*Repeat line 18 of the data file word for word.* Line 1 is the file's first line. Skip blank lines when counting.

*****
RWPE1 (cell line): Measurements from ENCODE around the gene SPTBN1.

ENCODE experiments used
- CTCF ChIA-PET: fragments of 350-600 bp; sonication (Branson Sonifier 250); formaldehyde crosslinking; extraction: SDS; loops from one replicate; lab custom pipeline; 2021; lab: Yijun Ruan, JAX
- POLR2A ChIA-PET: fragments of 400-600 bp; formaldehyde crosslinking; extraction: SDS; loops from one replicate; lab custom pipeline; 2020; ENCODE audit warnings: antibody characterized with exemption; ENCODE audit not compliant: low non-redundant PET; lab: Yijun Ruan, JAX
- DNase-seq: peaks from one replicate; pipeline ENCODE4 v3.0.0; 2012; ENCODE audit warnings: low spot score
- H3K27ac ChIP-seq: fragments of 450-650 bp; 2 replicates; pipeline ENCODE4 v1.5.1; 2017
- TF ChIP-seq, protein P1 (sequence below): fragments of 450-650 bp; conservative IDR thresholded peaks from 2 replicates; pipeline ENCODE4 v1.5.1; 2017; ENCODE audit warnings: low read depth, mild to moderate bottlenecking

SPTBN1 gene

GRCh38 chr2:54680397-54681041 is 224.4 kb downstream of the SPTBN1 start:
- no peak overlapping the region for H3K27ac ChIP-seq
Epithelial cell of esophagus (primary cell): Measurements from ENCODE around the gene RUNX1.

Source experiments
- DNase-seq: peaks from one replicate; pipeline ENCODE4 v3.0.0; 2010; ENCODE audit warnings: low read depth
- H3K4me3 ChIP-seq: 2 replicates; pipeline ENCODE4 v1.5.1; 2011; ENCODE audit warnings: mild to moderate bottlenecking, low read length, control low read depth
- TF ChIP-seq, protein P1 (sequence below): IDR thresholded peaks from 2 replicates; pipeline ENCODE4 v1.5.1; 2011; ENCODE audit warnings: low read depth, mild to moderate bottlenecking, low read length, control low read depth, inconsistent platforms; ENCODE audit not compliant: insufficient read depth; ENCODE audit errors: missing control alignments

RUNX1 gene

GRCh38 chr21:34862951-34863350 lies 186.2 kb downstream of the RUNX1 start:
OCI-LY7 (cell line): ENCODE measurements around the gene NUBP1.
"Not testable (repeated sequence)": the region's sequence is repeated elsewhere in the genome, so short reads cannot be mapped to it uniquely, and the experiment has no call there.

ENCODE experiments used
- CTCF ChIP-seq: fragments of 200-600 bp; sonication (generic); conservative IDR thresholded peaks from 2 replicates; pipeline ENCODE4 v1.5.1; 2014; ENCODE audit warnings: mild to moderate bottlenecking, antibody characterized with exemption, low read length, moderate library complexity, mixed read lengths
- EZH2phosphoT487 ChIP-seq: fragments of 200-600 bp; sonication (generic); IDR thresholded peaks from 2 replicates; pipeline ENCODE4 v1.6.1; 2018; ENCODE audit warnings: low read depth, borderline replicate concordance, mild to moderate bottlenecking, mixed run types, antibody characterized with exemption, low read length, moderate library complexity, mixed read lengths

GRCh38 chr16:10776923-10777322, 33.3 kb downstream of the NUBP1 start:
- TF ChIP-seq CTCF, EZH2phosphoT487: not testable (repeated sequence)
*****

OCI-LY7 (cell line): ENCODE measurements around the gene NUBP1.